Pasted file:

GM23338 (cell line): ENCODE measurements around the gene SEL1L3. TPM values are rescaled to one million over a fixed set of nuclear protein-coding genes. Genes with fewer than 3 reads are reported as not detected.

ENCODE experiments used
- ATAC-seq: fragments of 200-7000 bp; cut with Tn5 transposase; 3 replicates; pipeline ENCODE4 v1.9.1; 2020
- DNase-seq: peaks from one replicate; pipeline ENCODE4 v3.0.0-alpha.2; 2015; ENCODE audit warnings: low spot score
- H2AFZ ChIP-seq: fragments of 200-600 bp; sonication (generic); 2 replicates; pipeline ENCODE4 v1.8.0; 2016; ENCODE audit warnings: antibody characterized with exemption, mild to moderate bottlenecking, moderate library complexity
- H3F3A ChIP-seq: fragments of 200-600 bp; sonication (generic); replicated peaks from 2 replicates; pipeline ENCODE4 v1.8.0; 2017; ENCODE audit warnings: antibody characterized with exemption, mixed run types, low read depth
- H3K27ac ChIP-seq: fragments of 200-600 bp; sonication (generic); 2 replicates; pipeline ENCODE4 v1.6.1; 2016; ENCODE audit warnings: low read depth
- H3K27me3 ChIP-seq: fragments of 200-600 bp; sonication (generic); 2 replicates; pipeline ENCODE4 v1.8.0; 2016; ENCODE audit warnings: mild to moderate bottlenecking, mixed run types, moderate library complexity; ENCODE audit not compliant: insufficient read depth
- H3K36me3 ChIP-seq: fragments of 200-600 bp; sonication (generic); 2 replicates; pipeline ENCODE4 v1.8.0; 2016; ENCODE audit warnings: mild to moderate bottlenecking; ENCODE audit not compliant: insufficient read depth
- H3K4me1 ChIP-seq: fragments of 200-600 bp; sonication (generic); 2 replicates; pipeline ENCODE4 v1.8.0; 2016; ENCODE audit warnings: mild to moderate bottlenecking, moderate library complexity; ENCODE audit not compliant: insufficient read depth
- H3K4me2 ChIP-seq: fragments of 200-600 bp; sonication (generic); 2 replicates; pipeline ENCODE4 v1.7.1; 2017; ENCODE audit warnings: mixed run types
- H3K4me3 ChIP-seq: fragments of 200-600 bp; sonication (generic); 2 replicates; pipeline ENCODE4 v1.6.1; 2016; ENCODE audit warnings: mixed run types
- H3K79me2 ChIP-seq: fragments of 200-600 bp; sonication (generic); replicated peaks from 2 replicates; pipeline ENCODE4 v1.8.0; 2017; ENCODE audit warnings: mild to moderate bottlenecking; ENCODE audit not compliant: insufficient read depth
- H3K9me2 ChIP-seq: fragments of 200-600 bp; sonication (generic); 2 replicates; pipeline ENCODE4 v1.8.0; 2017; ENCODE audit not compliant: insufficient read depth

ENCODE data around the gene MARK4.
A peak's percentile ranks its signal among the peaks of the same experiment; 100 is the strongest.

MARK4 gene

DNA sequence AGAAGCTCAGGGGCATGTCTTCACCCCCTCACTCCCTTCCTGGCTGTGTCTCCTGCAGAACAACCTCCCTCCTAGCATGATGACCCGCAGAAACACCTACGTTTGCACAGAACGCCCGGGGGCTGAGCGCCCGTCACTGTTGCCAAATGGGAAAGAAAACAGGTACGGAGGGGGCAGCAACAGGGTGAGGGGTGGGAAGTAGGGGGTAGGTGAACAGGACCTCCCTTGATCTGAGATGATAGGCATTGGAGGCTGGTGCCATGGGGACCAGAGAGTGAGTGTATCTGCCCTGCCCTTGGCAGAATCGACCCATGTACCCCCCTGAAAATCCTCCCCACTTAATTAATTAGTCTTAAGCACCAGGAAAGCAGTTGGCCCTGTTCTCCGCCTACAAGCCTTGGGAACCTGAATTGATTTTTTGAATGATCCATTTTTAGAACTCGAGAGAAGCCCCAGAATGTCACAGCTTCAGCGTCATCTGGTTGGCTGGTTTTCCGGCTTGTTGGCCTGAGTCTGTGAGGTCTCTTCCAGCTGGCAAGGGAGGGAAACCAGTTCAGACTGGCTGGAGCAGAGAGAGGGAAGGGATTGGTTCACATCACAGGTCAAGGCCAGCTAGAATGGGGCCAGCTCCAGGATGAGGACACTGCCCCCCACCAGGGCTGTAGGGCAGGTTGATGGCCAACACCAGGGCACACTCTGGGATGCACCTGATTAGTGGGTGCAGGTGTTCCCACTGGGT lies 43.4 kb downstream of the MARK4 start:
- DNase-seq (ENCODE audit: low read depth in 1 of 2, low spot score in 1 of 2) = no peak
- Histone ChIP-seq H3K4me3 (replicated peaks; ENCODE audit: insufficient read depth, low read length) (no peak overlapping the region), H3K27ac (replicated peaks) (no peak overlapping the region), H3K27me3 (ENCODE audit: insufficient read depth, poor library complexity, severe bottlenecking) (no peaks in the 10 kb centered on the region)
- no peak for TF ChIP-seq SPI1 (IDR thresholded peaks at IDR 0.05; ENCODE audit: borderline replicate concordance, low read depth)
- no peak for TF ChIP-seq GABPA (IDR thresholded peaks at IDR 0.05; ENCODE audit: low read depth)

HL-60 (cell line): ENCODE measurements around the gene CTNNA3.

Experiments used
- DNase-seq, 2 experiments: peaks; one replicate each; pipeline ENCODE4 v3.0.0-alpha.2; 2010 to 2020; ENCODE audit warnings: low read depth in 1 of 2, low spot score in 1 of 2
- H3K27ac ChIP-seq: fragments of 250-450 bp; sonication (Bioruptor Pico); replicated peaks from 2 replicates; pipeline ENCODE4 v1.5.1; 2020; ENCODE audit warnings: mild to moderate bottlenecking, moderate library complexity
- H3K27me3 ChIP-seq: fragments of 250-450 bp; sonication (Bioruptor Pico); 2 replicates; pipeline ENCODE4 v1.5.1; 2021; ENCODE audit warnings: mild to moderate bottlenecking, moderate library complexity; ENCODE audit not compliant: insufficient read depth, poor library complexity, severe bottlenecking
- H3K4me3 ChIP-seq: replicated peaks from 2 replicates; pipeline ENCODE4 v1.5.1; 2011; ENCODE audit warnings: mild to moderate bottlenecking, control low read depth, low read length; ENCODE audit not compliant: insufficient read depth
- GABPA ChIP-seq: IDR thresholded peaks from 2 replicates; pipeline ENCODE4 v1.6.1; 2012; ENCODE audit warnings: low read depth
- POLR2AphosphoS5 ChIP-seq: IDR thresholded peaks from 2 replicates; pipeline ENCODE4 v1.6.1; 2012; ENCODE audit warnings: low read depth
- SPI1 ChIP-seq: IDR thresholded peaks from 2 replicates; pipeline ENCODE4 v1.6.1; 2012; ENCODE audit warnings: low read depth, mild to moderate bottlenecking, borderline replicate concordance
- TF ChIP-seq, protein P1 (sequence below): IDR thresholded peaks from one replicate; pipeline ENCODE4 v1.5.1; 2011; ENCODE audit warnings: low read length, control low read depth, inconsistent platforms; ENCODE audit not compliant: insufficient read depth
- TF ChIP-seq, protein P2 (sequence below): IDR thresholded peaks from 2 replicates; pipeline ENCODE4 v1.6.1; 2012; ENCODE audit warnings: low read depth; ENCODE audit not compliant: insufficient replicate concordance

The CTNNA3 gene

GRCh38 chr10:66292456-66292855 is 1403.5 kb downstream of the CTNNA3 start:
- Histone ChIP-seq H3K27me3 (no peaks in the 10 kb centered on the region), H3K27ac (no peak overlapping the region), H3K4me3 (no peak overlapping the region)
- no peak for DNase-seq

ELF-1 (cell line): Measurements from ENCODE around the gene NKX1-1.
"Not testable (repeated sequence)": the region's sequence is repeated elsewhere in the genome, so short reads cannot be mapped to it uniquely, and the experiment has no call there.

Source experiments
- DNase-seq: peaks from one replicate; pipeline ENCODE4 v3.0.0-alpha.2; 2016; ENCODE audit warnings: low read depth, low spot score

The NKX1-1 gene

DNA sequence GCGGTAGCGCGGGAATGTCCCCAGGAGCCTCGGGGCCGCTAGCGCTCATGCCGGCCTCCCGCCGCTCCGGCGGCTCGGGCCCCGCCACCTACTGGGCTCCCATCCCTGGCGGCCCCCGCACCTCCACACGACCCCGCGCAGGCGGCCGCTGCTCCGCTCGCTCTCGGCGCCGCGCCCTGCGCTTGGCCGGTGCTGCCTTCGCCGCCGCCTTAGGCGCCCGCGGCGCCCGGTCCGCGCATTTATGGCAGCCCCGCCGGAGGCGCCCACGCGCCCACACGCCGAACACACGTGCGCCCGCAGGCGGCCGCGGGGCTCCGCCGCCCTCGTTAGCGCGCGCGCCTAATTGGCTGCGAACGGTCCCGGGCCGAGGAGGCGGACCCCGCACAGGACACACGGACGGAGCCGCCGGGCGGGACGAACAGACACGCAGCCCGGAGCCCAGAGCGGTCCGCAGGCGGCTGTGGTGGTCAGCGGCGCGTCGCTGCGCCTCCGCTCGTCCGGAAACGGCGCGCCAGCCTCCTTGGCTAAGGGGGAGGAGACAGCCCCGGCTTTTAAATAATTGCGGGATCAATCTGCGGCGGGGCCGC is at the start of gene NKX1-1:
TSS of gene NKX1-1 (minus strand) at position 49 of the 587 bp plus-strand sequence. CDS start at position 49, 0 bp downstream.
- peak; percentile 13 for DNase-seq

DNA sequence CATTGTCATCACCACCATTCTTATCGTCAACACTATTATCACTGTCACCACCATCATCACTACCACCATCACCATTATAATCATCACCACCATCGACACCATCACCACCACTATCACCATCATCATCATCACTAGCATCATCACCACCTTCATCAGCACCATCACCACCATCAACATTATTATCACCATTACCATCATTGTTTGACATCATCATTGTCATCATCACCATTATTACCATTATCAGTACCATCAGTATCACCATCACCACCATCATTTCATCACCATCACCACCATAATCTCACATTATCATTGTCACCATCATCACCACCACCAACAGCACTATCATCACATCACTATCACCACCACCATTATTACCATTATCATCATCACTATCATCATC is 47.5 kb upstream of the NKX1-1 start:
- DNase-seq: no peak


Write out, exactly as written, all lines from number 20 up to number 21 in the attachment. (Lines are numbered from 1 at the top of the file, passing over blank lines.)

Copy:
- Histone ChIP-seq H3K4me3 (replicated peaks; ENCODE audit: insufficient read depth, low read length) (no peak overlapping the region), H3K27ac (replicated peaks) (no peak overlapping the region), H3K27me3 (ENCODE audit: insufficient read depth, poor library complexity, severe bottlenecking) (no peaks in the 10 kb centered on the region)
- no peak for TF ChIP-seq SPI1 (IDR thresholded peaks at IDR 0.05; ENCODE audit: borderline replicate concordance, low read depth)